The user written code resides in the src folder. The src folder also gets equipped with auto-generated code when you run the code-generator. As you see in the following steps 3.x, these auto-generated files in the src folder provide the structure and hooks for your user code. You can edit those files directly and you can add your code directly into these files.

Auto-generated files in the src folder are generated once. If there are updates in the model and you rerun the code generation, the code generator adds further files for newly added model elements. It never deletes files inside the src folder, even if the related model elements are removed from the model. Thus, user code added in the src folder and user code added to the auto-generated files in the src folder is not affected by a rerun of the code generator. If you want the toolchain to re-generate a file in the src folder, you need to delete it before running the code generator.

Implement the Business Logic

Now, let's implement the business logic of LaserObstacleAvoid that actually takes laser scans and calculates navigation commands. Basically, we are going to code our algorithm and let it then execute via the RobotTask.

Step 3.a:

We now implement the laser obstacle avoid algorithm. Of course, such an implementation is already available via the ComponentLaserObstacleAvoid component in our component repository. As this algorithm is very simple, we had been lazy and we put the algorithm into the SimpleAvoid.hh (comprising the source code, no separate cc file).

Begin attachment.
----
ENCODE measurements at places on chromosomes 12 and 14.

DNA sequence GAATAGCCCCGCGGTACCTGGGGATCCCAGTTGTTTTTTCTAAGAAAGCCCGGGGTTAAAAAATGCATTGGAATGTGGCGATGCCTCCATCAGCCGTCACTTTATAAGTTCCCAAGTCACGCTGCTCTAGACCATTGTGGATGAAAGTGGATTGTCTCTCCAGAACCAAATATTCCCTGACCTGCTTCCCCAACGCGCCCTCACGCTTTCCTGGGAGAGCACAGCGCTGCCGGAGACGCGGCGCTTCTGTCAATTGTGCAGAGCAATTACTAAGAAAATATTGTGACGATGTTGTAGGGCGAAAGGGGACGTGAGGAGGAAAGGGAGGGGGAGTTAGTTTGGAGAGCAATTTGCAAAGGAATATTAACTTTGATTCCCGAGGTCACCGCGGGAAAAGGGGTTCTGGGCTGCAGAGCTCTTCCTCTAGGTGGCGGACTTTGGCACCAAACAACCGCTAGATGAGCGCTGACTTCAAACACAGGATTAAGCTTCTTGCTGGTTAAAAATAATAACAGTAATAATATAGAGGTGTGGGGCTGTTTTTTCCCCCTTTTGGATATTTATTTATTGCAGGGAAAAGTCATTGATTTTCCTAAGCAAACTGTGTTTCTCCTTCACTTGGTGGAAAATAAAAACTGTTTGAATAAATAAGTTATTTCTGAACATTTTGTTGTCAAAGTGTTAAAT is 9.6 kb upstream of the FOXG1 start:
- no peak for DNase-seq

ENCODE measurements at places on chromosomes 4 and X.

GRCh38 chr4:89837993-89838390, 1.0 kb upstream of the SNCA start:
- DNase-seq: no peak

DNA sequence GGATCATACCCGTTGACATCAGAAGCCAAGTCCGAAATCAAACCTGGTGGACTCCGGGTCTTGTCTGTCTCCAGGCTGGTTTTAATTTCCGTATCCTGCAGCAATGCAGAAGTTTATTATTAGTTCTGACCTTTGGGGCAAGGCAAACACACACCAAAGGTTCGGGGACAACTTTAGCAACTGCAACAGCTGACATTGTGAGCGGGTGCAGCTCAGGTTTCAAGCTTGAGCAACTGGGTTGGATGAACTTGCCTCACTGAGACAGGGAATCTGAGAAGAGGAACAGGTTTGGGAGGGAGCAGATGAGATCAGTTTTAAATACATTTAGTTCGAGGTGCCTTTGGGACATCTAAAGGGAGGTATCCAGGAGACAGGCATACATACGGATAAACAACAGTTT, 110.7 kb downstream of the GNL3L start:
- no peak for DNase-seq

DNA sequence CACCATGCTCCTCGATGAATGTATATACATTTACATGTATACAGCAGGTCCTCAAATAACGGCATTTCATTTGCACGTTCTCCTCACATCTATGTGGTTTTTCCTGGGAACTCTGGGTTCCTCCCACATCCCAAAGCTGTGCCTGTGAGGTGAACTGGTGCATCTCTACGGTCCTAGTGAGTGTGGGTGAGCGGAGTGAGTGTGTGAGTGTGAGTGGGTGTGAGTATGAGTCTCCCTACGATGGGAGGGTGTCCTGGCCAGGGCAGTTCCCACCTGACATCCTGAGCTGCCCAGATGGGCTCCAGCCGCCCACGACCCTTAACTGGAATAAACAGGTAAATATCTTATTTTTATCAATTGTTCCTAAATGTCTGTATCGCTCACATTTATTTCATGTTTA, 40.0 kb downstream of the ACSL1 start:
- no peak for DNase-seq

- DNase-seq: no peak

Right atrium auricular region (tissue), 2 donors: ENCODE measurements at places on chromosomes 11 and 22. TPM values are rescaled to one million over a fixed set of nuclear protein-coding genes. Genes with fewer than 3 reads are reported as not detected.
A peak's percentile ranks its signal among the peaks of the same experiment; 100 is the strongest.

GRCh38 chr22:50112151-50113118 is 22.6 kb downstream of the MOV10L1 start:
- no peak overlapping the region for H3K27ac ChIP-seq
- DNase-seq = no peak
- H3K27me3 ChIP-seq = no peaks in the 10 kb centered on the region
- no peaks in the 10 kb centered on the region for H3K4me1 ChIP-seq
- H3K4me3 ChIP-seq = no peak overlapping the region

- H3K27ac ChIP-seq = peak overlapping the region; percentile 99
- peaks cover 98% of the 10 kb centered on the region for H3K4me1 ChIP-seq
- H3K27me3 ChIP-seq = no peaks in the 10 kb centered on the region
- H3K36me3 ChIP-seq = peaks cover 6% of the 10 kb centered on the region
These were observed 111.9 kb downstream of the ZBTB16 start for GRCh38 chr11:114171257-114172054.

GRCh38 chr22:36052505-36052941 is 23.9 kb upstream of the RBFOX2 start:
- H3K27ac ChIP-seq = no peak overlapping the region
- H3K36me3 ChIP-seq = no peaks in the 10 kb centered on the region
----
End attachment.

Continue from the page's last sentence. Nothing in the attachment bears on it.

Download SimpleAvoid.hh and place it in the src folder of the component project ($SMART_ROOT_ACE/repos/ComponentRepository/ComponentLaserObstacleAvoidNew/src).

Of course, you can also implement your own obstacle avoidance algorithm!

Step 3.b:

We now connect the RobotTask activity with our implementation of our obstacle avoidance algorithm. You will see how our algorithm gets called by the RobotTask and how we can access the input port (laser data) and the output port (speed commands).

  • The file contains the on_execute() method. This method gets triggered according to the configuration. In this tutorial, we modeled a periodic timer as trigger of the RobotTask activity. The on_execute() method runs once per trigger.
  • From within the on_execute() method of the RobotTask activity, you can access all the ports that are linked to the RobotTask activity (see the model).